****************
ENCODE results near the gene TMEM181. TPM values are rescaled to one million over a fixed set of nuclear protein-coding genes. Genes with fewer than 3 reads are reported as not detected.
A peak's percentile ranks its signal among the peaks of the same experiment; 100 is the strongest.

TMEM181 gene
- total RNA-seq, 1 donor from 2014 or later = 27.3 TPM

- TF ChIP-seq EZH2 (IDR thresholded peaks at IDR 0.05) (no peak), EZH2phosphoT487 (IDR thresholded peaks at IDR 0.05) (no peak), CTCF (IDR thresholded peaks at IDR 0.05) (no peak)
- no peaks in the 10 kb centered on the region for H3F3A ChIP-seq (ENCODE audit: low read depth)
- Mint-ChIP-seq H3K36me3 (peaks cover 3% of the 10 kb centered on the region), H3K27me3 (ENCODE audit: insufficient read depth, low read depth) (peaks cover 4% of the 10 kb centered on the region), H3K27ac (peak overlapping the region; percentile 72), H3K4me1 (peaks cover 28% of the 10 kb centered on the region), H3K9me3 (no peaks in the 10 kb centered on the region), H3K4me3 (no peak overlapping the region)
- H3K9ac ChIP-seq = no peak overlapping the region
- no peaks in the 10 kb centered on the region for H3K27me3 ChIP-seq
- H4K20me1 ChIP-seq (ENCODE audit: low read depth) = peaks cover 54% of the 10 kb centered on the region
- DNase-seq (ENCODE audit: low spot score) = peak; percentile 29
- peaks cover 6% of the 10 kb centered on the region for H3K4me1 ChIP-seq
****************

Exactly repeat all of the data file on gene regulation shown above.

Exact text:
ENCODE results near the gene TMEM181. TPM values are rescaled to one million over a fixed set of nuclear protein-coding genes. Genes with fewer than 3 reads are reported as not detected.
A peak's percentile ranks its signal among the peaks of the same experiment; 100 is the strongest.

TMEM181 gene
- total RNA-seq, 1 donor from 2014 or later = 27.3 TPM

- TF ChIP-seq EZH2 (IDR thresholded peaks at IDR 0.05) (no peak), EZH2phosphoT487 (IDR thresholded peaks at IDR 0.05) (no peak), CTCF (IDR thresholded peaks at IDR 0.05) (no peak)
- no peaks in the 10 kb centered on the region for H3F3A ChIP-seq (ENCODE audit: low read depth)
- Mint-ChIP-seq H3K36me3 (peaks cover 3% of the 10 kb centered on the region), H3K27me3 (ENCODE audit: insufficient read depth, low read depth) (peaks cover 4% of the 10 kb centered on the region), H3K27ac (peak overlapping the region; percentile 72), H3K4me1 (peaks cover 28% of the 10 kb centered on the region), H3K9me3 (no peaks in the 10 kb centered on the region), H3K4me3 (no peak overlapping the region)
- H3K9ac ChIP-seq = no peak overlapping the region
- no peaks in the 10 kb centered on the region for H3K27me3 ChIP-seq
- H4K20me1 ChIP-seq (ENCODE audit: low read depth) = peaks cover 54% of the 10 kb centered on the region
- DNase-seq (ENCODE audit: low spot score) = peak; percentile 29
- peaks cover 6% of the 10 kb centered on the region for H3K4me1 ChIP-seq